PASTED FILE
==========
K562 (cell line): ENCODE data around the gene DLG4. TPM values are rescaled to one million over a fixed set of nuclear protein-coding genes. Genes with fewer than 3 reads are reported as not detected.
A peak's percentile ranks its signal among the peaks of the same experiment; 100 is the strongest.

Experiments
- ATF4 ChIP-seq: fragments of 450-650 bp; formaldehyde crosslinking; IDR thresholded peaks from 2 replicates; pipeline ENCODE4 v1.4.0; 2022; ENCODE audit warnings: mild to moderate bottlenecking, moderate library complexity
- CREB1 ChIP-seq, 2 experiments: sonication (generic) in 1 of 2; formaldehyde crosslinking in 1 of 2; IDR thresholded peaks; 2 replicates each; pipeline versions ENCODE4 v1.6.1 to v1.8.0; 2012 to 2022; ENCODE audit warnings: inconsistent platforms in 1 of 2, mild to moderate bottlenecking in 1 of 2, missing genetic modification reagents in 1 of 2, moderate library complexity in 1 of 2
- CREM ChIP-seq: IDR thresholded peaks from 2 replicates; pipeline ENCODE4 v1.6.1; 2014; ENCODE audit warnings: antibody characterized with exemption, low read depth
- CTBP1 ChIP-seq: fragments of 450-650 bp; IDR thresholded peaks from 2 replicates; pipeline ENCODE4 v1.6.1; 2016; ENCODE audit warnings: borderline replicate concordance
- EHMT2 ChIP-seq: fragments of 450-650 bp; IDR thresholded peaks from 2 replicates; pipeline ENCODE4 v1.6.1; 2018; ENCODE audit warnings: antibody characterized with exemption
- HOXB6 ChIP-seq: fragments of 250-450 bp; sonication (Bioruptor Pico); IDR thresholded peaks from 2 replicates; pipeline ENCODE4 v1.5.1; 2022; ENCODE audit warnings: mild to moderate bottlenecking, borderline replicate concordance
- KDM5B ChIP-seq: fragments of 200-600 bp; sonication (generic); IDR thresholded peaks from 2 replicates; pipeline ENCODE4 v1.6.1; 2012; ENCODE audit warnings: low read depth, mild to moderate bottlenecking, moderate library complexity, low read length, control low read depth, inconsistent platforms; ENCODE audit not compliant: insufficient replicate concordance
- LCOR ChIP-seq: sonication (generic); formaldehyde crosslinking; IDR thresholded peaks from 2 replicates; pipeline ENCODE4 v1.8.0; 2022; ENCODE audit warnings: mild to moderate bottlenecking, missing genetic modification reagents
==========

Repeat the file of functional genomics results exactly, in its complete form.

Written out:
K562 (cell line): ENCODE data around the gene DLG4. TPM values are rescaled to one million over a fixed set of nuclear protein-coding genes. Genes with fewer than 3 reads are reported as not detected.
A peak's percentile ranks its signal among the peaks of the same experiment; 100 is the strongest.

Experiments
- ATF4 ChIP-seq: fragments of 450-650 bp; formaldehyde crosslinking; IDR thresholded peaks from 2 replicates; pipeline ENCODE4 v1.4.0; 2022; ENCODE audit warnings: mild to moderate bottlenecking, moderate library complexity
- CREB1 ChIP-seq, 2 experiments: sonication (generic) in 1 of 2; formaldehyde crosslinking in 1 of 2; IDR thresholded peaks; 2 replicates each; pipeline versions ENCODE4 v1.6.1 to v1.8.0; 2012 to 2022; ENCODE audit warnings: inconsistent platforms in 1 of 2, mild to moderate bottlenecking in 1 of 2, missing genetic modification reagents in 1 of 2, moderate library complexity in 1 of 2
- CREM ChIP-seq: IDR thresholded peaks from 2 replicates; pipeline ENCODE4 v1.6.1; 2014; ENCODE audit warnings: antibody characterized with exemption, low read depth
- CTBP1 ChIP-seq: fragments of 450-650 bp; IDR thresholded peaks from 2 replicates; pipeline ENCODE4 v1.6.1; 2016; ENCODE audit warnings: borderline replicate concordance
- EHMT2 ChIP-seq: fragments of 450-650 bp; IDR thresholded peaks from 2 replicates; pipeline ENCODE4 v1.6.1; 2018; ENCODE audit warnings: antibody characterized with exemption
- HOXB6 ChIP-seq: fragments of 250-450 bp; sonication (Bioruptor Pico); IDR thresholded peaks from 2 replicates; pipeline ENCODE4 v1.5.1; 2022; ENCODE audit warnings: mild to moderate bottlenecking, borderline replicate concordance
- KDM5B ChIP-seq: fragments of 200-600 bp; sonication (generic); IDR thresholded peaks from 2 replicates; pipeline ENCODE4 v1.6.1; 2012; ENCODE audit warnings: low read depth, mild to moderate bottlenecking, moderate library complexity, low read length, control low read depth, inconsistent platforms; ENCODE audit not compliant: insufficient replicate concordance
- LCOR ChIP-seq: sonication (generic); formaldehyde crosslinking; IDR thresholded peaks from 2 replicates; pipeline ENCODE4 v1.8.0; 2022; ENCODE audit warnings: mild to moderate bottlenecking, missing genetic modification reagents